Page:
Recently, a man with serious neck pain walked into the emergency room at Friday Harbor’s PeaceHealth Peace Island Medical Center. Imaging of his neck revealed an extensive tumor on his cervical spine. A call was placed to Tina Hoxie, one of several nurse navigators at PeaceHealth United General Medical Center’s Cancer Center in Sedro-Woolley.

PeaceHealth Sedro-Woolley Cancer Center Hoxie
Nurse navigator Tina Hoxie says it only takes a day or two for most patients to get an initial consultation for care at the Sedro-Woolley clinic. Photo courtesy: PeaceHealth

Within 24 hours, Hoxie had spoken with the patient’s primary care physician and PeaceHealth radiation oncologist Dr. William Hall, and arranged for a radiation consultation. Realizing the man risked paralysis without emergency surgery, Hall had the patient transferred to Seattle where he received his surgery within a couple of days.

This story is just one example of the timely, collaborative care available to cancer patients throughout PeaceHealth’s Northwest Network. There is particular collaboration between PeaceHealth’s Sedro-Woolley and Bellingham cancer centers, which both feature comprehensive chemotherapy and radiation treatments, as well as clinical trials access. They also share staff, including an expert team of radiation and medical oncologists, nurses, therapists and a dosimetrist.

Hall, a radiation oncologist for more than a decade, splits his time between both facilities. He says that in addition to having an oncologist on-call 24/7, oncologists at both locations co-manage patient care. Each week they meet to review treatment progress for all oncology patients at the Sedro-Woolley clinic; this ensures the incoming oncologist is fully up-to-date before starting their week of patient care.

In addition, Hall says a daily morning conference call between the Sedro-Woolley and Bellingham providers helps everyone be on the same page, learning about new patients, progress of existing treatment plans, and any other relevant information.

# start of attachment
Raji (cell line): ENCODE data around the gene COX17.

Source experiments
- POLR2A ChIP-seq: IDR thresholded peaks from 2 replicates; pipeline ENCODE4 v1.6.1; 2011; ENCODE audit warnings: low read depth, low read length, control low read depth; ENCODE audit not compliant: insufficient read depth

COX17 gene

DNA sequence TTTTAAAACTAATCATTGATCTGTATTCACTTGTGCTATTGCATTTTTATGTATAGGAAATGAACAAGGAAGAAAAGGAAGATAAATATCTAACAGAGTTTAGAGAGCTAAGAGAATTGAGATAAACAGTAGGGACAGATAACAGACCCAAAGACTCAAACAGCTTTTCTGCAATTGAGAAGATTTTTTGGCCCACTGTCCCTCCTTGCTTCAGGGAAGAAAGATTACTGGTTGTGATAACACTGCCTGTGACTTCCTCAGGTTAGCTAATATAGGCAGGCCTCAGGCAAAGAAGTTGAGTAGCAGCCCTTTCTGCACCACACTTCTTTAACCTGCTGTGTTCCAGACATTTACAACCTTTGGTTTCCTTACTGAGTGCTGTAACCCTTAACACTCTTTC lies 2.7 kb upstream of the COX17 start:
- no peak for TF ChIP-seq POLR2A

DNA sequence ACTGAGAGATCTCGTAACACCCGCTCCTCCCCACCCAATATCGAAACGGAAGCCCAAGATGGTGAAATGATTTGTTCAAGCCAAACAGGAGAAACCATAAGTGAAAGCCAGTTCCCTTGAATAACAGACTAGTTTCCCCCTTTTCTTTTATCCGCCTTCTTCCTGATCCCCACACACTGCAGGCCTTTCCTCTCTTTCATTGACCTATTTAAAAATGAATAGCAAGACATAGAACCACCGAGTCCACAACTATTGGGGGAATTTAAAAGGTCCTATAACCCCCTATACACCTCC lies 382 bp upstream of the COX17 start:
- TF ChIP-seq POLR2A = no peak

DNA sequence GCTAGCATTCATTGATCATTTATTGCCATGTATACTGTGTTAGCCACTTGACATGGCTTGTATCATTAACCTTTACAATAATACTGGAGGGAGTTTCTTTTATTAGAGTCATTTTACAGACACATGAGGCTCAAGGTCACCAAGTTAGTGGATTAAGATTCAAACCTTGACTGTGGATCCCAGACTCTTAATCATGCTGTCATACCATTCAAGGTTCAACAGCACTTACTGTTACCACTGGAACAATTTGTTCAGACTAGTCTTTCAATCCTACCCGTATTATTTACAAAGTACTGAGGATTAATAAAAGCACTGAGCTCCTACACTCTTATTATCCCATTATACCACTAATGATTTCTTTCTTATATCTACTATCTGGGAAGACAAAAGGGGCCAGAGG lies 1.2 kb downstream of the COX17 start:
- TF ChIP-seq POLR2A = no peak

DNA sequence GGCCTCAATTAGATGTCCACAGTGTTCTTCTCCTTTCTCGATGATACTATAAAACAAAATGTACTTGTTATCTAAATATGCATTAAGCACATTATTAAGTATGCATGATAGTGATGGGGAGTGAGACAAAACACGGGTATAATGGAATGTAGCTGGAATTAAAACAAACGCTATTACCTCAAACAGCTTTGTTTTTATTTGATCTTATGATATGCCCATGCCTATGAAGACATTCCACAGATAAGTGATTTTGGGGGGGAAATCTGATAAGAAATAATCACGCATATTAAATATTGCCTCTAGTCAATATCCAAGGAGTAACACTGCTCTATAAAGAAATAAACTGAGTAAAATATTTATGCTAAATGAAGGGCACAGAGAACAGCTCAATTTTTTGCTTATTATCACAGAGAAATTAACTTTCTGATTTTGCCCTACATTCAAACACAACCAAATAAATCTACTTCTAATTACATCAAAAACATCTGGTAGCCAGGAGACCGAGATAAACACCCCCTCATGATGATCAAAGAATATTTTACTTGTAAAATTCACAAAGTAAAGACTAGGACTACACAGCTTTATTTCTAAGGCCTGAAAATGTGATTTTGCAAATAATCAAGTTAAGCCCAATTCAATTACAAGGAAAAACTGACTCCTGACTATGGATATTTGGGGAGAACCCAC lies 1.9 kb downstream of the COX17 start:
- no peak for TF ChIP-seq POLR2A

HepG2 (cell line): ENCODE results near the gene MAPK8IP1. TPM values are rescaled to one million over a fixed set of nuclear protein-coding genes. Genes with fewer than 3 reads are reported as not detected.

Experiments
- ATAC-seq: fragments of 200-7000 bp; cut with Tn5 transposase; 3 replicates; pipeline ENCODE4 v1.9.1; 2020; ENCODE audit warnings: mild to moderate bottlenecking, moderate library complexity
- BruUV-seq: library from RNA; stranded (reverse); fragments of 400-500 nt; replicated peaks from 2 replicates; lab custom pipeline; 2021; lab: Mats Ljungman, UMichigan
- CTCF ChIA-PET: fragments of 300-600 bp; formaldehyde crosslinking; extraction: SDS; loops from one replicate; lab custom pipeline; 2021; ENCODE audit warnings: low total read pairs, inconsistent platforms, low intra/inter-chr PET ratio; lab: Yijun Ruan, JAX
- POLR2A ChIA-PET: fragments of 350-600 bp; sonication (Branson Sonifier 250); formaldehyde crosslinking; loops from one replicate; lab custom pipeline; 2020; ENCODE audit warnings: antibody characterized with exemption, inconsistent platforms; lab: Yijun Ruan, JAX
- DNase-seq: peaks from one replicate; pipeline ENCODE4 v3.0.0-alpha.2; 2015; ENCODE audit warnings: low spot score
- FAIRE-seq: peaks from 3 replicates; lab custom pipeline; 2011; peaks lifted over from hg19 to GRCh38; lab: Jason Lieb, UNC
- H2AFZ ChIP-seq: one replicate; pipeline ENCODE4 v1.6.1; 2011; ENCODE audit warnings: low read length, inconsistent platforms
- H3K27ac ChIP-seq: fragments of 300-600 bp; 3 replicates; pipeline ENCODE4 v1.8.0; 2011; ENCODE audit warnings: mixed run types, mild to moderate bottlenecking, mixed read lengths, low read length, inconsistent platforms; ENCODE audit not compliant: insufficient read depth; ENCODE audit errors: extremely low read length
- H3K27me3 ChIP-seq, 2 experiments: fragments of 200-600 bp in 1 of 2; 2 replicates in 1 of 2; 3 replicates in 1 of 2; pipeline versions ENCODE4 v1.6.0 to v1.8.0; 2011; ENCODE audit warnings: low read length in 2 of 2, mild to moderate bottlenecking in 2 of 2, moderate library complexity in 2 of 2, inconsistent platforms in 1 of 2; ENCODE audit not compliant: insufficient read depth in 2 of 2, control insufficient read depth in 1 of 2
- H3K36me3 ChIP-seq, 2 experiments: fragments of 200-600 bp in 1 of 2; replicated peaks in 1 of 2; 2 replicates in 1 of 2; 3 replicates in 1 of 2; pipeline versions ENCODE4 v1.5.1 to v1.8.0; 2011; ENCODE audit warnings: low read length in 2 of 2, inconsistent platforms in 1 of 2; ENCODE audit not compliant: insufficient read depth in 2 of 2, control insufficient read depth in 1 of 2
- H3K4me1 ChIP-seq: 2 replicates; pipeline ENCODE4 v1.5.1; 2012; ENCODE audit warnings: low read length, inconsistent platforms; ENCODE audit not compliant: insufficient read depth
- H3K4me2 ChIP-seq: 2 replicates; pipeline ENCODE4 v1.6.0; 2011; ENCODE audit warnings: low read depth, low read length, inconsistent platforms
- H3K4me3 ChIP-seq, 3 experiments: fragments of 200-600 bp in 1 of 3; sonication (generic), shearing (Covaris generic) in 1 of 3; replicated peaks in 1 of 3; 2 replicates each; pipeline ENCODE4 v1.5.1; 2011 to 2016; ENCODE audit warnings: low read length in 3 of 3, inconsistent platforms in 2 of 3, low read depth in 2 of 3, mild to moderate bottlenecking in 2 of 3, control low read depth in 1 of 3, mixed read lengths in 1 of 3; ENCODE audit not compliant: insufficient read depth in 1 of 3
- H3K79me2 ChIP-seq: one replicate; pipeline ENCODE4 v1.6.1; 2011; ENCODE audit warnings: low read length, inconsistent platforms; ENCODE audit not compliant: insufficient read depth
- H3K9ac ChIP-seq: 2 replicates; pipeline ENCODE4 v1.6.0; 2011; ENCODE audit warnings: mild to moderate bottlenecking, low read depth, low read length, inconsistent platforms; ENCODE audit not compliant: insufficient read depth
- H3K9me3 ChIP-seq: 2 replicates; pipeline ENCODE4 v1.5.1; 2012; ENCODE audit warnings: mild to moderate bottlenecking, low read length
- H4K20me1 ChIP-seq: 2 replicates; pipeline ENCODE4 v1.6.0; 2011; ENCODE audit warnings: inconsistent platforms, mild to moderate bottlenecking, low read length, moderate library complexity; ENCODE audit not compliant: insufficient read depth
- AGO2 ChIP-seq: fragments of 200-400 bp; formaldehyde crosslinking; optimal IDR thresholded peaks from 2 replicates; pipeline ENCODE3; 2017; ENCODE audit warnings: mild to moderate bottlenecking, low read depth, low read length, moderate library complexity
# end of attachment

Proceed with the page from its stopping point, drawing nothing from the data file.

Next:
“I look at the two departments as one department with a really long hallway,” he says. “We interface as one department.”

Dr. William Hall is one of the PeaceHealth radiation oncologists who serve the Sedro-Woolley Cancer Center. Photo courtesy: PeaceHealth

Advancing Treatment

Hall and Hoxie, who frequently work together at the Sedro-Woolley clinic, point out that cancer treatment has vastly improved over the last several decades. Cancer detection and prevention has also improved, leading to better patient outcomes.

“We are starting to see more early-stage cancers rather than late-stage cancers,” Hoxie says.

With chemotherapy, precision medicine now allows patients to receive targeted therapies instead of general systemic chemotherapy. The same can be said for radiation regiments. In both cases, this allows oncologists to avoid healthy, normal tissue and focus more intently and accurately on tumor locations, providing patients with less toxic treatment effects. Even the basic number of chemo and radiation sessions has been reduced, Hall says.

“When I started in radiation oncology 11 years ago, the average number of treatments we gave per patient in our clinic was about 30,” he says. “The average number we give now is about 17. So, we’ve about cut the average number of treatments in half.”

Near and Far

PeaceHealth Sedro-Woolley Cancer Center Hoxie and Hall
Hall, right, and Hoxie, left, have seen great advancement in radiation and chemotherapy treatments over the years. Photo courtesy: PeaceHealth

PeaceHealth’s commitment to cancer care reaches well beyond Whatcom and Skagit counties. In addition to working with providers at San Juan County’s PeaceHealth Peace Island Medical Center, they also provide collaborative care for patients at PeaceHealth Ketchikan Medical Center in Alaska.

One medical oncologist Hall works with in Bellingham regularly flies to Ketchikan, and in other cases, Alaskan patients will visit Bellingham for treatment. After chemo or radiation treatment, follow-up care is usually handled by their existing medical oncologist, Hall says.

For a relatively small number of more difficult cancer surgeries, nurse navigators like Hoxie refer patients to medical centers in Seattle or outside the area. Nurse navigators work hard to make sure nothing slips through the cracks before or after these surgeries, ensuring patients get back home for remaining therapy and recovery as soon as possible.

That timely, consistently high-quality care has helped PeaceHealth cancer centers receive excellent patient experience scores, says Gurpreet Dhillon, director of Bellingham’s PeaceHealth St. Joseph Cancer Center. Moving forward, Dhillon says the goal of both cancer centers is to continue enhancing patient support through programs like patient financial assistance and more. For PeaceHealth United General in particular, he says, providing as many of the same services the Bellingham clinic offers – including telemedicine – is always a goal.

In the meantime, PeaceHealth’s expert team of physicians, surgeons, radiologists, pathologists, nurses and therapists will do their best to ensure their patients receive the best cancer treatment possible, close to home.

“We’re just so proud of the team and the care that our teams and providers offer,” Dhillon says. “We’ve got a great community to make sure that every patient gets the right care at the right time, at the right place,” he says.


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